The leader of a 72-year-old Denver institution sees his community as both the children and adults with intellectual and developmental disabilities he trains and their family and neighbors in Globeville and beyond.
And Laradon CEO Douglas McNeill sees the housing crisis as a concern they all share.
Homes that people at all incomes can afford are “one of the most acute community needs,” McNeill said before a tour of the first stage of a subsidized housing complex being built on what had been an unused lot taking up 40 percent of Laradon’s property at 51st and Lincoln.
“We’re just opening up more affordable housing to the community, and part of the community is people we serve,” he said. “Housing is an important support, actually, for any population. That’s why it’s important to us.”
The first tenants are expected to move in by year’s end, with leasing handled by Ross Management Group. City Council, meanwhile, is taking up a proposal next week to help finance the second and final phase of home construction on the 4-acre plot across Lincoln Street from the six-acre campus where Laradon provides classes for infants, employment training for adults and a range of other programs. Every day, 700 adults and children come to Laradon.
The first phase of housing includes The Elisabetta, a four-story apartment building with community space on the ground floor where Laradon will operate some adult day programs. The Elisabetta was named for Laradon co-founder Elizabeth Calabrese. Elizabeth and Joseph Calabrese used their life savings in 1948 to open a school for children with developmental disabilities. The couple had been unable to find another way to educate their disabled sons Larry and Donald — from which the name Laradon is derived.
The Elisabetta has 91 light-filled one-, two- and three-bedroom apartments in a building designed by Shopworks Architecture and adorned with murals by Globeville’s own Jolt. The homes are restricted to households earning up to 60 percent of the area median income. Twenty-two have been set aside for tenants with federally funded housing vouchers for people with disabilities earning no more than 30 percent AMI. Laradon staff are expected to be among the tenants.
Elisabetta’s halls and doorways are wide, ready to accommodate tenants whose disabilities may affect their mobility. Spacious storage closets are equipped with bike racks.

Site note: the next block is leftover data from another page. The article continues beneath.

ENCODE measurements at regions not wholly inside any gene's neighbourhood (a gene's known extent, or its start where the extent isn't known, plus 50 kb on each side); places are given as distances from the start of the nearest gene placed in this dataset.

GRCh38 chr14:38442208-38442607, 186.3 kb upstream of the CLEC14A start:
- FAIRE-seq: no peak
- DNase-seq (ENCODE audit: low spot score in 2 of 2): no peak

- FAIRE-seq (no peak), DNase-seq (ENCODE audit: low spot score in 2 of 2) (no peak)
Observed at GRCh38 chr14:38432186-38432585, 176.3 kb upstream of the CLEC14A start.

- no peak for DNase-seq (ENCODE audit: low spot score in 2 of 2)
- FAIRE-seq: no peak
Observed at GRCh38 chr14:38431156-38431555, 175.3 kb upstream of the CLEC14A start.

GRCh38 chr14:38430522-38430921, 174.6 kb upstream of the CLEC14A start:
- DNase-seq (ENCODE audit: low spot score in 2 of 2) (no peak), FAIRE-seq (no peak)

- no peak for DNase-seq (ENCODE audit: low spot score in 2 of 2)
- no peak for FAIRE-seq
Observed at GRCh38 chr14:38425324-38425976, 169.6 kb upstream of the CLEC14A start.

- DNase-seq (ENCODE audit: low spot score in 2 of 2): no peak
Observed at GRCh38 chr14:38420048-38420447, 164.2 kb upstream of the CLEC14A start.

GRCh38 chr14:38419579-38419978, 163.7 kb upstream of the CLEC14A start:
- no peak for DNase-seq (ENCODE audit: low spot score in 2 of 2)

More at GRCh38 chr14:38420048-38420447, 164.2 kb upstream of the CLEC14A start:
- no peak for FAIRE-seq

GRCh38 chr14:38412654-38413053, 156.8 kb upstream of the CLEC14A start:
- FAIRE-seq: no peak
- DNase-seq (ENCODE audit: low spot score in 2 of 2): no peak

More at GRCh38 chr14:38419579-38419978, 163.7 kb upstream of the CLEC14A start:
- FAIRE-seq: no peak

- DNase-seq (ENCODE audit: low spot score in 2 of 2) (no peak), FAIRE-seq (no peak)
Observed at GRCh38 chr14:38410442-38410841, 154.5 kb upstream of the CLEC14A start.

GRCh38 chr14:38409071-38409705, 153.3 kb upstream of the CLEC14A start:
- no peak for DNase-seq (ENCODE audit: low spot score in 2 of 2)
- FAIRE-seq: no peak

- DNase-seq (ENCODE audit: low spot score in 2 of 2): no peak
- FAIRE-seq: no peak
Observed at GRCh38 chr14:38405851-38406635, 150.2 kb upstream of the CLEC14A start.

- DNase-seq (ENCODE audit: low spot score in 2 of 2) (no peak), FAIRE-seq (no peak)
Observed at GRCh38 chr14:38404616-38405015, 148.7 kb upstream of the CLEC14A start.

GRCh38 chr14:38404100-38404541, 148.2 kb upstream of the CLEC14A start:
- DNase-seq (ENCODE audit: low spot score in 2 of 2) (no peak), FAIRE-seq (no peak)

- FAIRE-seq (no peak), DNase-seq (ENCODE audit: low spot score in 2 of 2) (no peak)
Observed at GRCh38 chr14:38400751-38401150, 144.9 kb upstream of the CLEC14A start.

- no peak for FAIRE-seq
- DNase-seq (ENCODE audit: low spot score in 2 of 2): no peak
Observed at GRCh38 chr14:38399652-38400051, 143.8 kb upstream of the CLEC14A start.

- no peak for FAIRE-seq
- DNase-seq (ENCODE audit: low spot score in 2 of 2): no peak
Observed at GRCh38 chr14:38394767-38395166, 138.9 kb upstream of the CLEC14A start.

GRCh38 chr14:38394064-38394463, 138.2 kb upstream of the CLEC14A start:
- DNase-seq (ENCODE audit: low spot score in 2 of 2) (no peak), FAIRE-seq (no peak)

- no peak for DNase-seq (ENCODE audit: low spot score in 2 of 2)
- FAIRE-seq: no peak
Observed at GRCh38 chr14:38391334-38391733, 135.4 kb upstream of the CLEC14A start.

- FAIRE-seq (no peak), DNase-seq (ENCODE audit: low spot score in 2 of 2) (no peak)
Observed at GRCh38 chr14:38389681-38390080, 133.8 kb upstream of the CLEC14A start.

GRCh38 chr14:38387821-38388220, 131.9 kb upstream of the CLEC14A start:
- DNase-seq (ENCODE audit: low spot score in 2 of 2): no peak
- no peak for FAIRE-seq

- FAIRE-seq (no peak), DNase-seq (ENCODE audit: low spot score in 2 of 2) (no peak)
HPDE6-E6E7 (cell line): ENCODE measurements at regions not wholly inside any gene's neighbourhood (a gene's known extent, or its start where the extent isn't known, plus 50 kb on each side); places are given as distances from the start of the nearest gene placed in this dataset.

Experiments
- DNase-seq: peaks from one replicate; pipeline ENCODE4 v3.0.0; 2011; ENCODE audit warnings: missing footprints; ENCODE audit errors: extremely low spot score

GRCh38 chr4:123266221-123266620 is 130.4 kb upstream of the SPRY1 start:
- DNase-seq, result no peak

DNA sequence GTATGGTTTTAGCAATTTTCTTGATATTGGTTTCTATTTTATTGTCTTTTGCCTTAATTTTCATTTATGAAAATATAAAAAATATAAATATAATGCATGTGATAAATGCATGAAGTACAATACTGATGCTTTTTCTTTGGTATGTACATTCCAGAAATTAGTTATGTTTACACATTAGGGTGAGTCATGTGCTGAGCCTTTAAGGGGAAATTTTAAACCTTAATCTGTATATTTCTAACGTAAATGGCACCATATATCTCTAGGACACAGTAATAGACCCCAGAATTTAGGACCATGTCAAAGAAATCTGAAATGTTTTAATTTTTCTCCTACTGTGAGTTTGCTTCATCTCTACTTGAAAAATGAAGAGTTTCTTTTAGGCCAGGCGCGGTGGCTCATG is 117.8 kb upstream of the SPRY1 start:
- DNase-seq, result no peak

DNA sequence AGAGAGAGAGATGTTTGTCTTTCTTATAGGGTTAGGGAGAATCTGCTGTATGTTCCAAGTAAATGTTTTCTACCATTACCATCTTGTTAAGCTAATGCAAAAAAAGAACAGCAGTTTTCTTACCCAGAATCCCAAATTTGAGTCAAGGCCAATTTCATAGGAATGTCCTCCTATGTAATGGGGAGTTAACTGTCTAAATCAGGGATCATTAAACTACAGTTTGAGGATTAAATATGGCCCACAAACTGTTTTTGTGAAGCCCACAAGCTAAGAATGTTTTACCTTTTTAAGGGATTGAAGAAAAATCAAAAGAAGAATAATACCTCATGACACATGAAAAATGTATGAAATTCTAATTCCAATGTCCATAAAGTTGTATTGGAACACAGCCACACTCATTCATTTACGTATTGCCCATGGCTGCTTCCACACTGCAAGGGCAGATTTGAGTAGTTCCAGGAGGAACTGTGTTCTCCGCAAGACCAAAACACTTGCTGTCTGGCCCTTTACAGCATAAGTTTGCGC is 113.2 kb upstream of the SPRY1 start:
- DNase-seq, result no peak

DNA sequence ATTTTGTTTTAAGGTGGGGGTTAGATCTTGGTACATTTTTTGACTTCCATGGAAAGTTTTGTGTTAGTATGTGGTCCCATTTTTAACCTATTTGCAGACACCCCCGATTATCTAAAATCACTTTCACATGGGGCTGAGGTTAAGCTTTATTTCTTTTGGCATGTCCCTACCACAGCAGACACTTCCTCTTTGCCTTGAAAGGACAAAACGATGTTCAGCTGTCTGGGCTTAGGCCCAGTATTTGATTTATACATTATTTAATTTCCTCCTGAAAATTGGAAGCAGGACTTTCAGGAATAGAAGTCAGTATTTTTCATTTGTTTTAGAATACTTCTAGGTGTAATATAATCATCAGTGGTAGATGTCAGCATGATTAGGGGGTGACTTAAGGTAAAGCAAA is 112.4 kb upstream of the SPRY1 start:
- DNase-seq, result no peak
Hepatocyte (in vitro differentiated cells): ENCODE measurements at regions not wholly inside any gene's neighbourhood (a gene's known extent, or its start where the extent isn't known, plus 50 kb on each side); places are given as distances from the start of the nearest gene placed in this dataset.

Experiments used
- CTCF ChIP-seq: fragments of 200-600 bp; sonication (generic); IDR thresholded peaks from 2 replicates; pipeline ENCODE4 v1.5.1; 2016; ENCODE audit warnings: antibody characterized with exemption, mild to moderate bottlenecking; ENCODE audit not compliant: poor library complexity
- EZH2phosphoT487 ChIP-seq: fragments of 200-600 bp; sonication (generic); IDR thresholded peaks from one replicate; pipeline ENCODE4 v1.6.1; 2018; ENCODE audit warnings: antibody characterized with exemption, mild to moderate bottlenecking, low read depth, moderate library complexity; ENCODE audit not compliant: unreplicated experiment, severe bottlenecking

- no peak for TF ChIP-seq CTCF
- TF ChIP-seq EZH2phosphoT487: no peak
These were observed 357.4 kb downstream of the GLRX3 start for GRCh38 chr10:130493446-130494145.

Laradon leased land for the project to Gorman & Company, an affordable housing developer that has been working across the county for three decades and arrived in Denver in more recent years. In addition to The Elisabetta’s affordable rentals, seven for-sale affordable townhomes being built by Habitat for Humanity at the site are expected to be completed by spring, 2020.
The second stage is a 132-unit, four-story rental building next to The Elisabetta called The Stella, expected to break ground soon and be completed in 18 months. Laradon will provide support services for tenants in 16 Stella units set aside for very low-income people with disabilities, including some who have experienced homelessness. On Nov. 12, City Council will take up a proposal to issue $22 million in Private Activity Bonds to support low-income housing tax credits to help get The Stella built.
Decades ago, adults trained at Laradon worked in enterprises at the site, including a tile factory that shipped products across the country. These days, Laradon students are placed in hospitality, retail and other jobs at businesses throughout Denver and supported to be as independent as possible.
“Today, we’re really focused on integrated … employment,” McNeill said. “The whole point is how we can build tools and skills and behaviors so they can be successful.”
The Elisabetta and Stella are integrated as well.
“We’re going to have people with and without disabilities,” McNeill said. “It’s a real community.”